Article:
Your Complete Guide to Factor-Based Investing – Review

What are factors for investing? How are they determined? Why are they useful?

Your Complete Guide to Factor-Based Investing: The Way Smart Money Invests Today Paperback – October 7, 2016 by Andrew L Berkin and Larry E Swedroe discusses this.

 

What are factors? “A numerical characteristic or set of characteristics common across a broad set of securities. The authors explain there are a “zoo of factors” out there. The book condenses key factors based on criteria:

  • Persistent: factor holds across long periods of time and different economic regimes.
  • Pervasive: factor holds across countries, regions, sectors and asset classes.
  • Robust: Factor holds for various definitions.
  • Investable: Factor holds up not just on paper but also after trading costs for example.
  • Intuitive: Factor has explanations that are risk-based or behavioral-based as to why it should continue to exist.

The book then discusses each of the follow factor, given its’ own chapter, against the above criteria point by point:

  • Size Factor
  • Value Factor
  • Momentum Factor
  • Profitability and Quality Factor
  • The Term Factor
  • The Carry Factor

The chapters scatter behavioral considerations and biases throughout as well. Understanding the influence of behavior on yourself and the markets is as, if not more, important than the act of investing alone. The authors also include a chapter on whether publication – making the investment factor a broader known, rather than some proprietary trading strategy, affects the premium expected from the factor. They also then discuss putting into place a portfolio based on these factors.

 

Chapter 9, “Implementing a Diversified Factor Portfolio,” discusses thinking differently about diversification goals; rather than focusing on increasing expected returns, instead focus on reducing risk while holding expected returns the same. This can be done by reducing “exposure to market beta” while increasing exposure to size and value factors. Market beta is reduced by owning less in stocks and more in bonds. I have more discussion on the differences between diversification and allocation, Black Swan portfolio construction,  It’s Not Just About Returns, and Is All your Portfolio at Risk of Loss?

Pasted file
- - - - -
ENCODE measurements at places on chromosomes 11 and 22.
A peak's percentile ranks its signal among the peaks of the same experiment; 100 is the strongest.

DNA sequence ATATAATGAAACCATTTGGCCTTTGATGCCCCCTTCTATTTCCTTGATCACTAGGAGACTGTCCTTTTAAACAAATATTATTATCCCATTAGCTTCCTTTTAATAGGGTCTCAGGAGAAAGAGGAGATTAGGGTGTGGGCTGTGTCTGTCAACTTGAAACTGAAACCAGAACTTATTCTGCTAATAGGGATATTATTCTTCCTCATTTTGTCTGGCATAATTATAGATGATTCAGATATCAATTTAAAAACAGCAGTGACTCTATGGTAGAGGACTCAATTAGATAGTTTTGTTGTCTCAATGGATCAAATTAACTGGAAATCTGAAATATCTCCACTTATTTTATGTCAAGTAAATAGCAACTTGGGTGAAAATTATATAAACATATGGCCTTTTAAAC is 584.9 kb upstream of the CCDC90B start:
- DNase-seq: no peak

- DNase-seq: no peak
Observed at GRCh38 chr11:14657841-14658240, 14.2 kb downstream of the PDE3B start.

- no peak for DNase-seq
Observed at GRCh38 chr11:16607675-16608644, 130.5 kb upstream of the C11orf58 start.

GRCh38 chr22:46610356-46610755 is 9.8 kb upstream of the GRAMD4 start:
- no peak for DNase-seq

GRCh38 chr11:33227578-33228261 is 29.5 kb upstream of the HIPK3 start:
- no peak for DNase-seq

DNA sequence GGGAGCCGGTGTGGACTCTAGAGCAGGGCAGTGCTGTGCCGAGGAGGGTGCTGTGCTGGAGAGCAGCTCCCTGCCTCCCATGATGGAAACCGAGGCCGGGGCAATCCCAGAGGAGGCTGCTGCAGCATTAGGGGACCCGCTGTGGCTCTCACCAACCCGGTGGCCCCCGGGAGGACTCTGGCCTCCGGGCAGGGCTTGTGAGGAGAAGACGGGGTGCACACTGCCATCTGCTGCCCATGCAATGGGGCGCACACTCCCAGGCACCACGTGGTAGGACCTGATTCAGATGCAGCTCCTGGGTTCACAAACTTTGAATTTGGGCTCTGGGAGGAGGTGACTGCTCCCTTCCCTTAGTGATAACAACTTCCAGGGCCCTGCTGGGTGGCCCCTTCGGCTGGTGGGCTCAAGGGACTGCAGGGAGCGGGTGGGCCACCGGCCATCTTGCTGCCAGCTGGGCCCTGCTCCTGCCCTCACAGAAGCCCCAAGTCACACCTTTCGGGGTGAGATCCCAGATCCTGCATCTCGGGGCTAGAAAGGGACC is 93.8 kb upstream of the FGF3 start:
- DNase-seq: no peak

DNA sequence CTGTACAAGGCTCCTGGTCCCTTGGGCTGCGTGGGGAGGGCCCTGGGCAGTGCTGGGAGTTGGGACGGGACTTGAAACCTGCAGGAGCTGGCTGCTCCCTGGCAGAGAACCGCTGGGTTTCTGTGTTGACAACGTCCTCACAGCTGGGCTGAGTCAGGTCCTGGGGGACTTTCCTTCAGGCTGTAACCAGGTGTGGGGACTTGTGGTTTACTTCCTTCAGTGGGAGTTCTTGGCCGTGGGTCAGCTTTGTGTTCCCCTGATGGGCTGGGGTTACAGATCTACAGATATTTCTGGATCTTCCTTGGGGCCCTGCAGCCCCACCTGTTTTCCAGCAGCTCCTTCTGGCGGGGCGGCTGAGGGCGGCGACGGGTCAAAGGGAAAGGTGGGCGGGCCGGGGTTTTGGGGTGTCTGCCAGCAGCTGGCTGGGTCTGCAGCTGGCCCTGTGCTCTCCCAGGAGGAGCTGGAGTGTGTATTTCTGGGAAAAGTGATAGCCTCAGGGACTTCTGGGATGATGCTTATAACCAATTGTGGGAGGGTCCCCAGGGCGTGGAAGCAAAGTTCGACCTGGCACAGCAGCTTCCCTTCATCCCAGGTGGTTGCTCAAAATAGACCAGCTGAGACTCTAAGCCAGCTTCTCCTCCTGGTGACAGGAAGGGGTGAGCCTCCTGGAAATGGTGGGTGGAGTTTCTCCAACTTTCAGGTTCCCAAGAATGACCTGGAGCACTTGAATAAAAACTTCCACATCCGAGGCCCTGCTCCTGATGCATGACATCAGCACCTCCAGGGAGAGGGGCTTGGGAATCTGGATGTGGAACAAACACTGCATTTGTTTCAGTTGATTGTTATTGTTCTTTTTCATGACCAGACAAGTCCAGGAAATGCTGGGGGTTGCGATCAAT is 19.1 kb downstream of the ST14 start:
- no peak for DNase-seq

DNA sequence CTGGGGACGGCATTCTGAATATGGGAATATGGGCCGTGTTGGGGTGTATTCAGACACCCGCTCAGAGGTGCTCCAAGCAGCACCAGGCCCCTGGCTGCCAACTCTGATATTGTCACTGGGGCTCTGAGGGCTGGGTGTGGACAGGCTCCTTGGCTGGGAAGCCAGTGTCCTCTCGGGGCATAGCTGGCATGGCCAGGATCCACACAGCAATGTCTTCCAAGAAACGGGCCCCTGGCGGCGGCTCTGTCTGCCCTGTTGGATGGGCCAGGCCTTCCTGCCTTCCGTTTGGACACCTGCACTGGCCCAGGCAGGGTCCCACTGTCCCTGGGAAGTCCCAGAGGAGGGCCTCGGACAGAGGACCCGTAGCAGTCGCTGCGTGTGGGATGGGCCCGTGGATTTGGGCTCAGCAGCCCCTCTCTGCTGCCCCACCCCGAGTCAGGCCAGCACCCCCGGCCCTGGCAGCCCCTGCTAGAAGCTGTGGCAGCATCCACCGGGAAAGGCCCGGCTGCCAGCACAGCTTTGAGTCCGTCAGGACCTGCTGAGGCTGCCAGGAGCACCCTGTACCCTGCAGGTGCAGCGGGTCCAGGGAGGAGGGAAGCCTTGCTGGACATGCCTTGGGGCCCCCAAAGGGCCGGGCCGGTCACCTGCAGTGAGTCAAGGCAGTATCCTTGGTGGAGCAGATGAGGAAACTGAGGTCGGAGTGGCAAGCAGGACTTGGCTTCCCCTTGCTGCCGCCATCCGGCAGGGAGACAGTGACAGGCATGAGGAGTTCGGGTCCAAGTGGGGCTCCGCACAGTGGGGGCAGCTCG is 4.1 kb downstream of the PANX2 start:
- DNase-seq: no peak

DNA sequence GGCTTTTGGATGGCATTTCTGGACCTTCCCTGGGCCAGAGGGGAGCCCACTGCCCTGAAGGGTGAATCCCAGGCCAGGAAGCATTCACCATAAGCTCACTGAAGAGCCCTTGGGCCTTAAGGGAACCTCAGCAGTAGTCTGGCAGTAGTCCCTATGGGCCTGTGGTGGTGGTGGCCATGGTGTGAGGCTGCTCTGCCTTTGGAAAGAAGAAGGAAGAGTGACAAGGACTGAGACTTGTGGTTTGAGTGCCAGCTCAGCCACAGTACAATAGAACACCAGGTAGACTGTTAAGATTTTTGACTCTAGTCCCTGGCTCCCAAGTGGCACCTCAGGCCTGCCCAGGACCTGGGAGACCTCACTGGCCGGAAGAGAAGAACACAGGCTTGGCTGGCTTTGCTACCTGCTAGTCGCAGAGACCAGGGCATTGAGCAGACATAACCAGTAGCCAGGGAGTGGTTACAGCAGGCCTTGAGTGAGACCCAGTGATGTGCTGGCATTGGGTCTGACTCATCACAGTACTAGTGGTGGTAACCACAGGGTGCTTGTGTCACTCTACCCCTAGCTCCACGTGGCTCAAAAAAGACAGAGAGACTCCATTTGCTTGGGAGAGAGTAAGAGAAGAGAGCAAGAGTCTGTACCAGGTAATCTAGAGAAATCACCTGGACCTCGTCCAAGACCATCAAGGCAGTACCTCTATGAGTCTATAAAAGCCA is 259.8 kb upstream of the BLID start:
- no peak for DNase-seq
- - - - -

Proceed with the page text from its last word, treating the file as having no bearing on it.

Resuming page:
Their conclusion chapter discusses each appendix in brief. The valuable 10 appendices are also written about tracking error regret, smart beta (just smart marketing), dividends (not a factor), default, and other interesting topics around what are, or are not, factors.

 

Rather than explain this all here, instead I’d refer readers to the author’s very good and concise glossary as well as the references for the very interested reader to dive deeper into the research that supports the concepts discussed in the book. Evidence-Based research is important to the concepts discussed throughout this book.

 

If you’re a reader and are looking for a book that explains how to approach investing that removes speculation and prediction addictions, this is one that would do you no harm.

 

The concepts discussed in this book form the foundation that I have applied since the late 1990’s for client implementation using Dimensional.

 

  1. In the interest of disclosure: I do use Dimensional sub-managed SA Funds with most clients (not a fund requirement, but a business standardization decision I’ve made).

Analogies that explain the difference between investing and planning (Yes, they are different)! :

This blog is not a solicitation; simply an explanation of the basic philosophy and approach.

Photo from book cover on Amazon book page (first link above).

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